Scientists at the French National Centre for Scientific Research in Paris have published findings in Nature Geoscience that has challenged assumptions about the moon Titan, one of Saturn’s sixty moons and a focus of scientists because of the presence of an atmosphere and potential for life. Benjamin Charnay and Sébastien Lebonnois created a computer model that simulates the atmosphere on Titan and the model yielded some interesting results showing that the moon has two different boundary layers and the lower produces methane clouds, dune movement on the surface and wind patterns.
Titan is twice the size of our moon, but it is nine times farther away from the sun. That makes it a bit chilly. Just around -180°C to be precise. The scientists found that the lower atmosphere does have some heat even at the far distance from the sun due to the atmospheric operations. At -180°C, however, you may still want to bundle up and remember: layers.
6 thoughts on “Titan Has Heat . . . And Two Atmospheres”
if there is intelligent life out there i hope it doesn’t resemble us.
Arthur C. Clark perked up, where ever he is.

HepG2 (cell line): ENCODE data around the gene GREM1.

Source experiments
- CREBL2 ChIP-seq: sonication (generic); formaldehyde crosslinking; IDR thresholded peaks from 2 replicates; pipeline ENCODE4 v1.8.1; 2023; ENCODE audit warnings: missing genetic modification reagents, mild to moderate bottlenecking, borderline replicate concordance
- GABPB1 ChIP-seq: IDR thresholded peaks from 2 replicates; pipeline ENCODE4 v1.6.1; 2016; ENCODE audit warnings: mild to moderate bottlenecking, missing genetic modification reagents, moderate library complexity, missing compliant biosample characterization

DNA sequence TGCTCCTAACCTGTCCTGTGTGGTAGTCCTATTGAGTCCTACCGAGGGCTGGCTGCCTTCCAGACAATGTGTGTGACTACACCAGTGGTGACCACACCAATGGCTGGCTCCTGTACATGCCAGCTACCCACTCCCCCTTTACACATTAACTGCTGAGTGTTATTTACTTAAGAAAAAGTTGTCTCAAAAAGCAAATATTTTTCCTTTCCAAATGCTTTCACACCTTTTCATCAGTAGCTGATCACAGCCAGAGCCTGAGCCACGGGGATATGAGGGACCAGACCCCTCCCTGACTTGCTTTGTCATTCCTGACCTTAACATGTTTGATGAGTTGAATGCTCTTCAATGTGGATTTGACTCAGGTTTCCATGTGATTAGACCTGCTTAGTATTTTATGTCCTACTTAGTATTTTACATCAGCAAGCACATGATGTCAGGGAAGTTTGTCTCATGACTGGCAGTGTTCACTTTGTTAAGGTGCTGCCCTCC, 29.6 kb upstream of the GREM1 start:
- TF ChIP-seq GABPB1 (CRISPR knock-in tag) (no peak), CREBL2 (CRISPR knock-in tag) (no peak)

Titan has been speculated about for years as possibly containing life. Given the atmosphere ad low temperatures if it exists it certainly won’t resemble us.
It has been a favorite of mine since reading one of Kurt Vonnegut’s least considered books, “The Sirens of Titan”, which I actually consider my favorite of all his works.
So when the put Pluto back in the line up….then we’ll talk….
I think there are a couple of better candidates. Io for one has active eruptions (http://www.planetaryexploration.net/jupiter/io/plume_eruptions.html).
Given what we have learned about life on the ocean vents using chemosynthesis instead of photo there is a very good change that similar life forms could dwell in its seas. Not that we’ll ever know.
That paper gives new meaning to “heat”.
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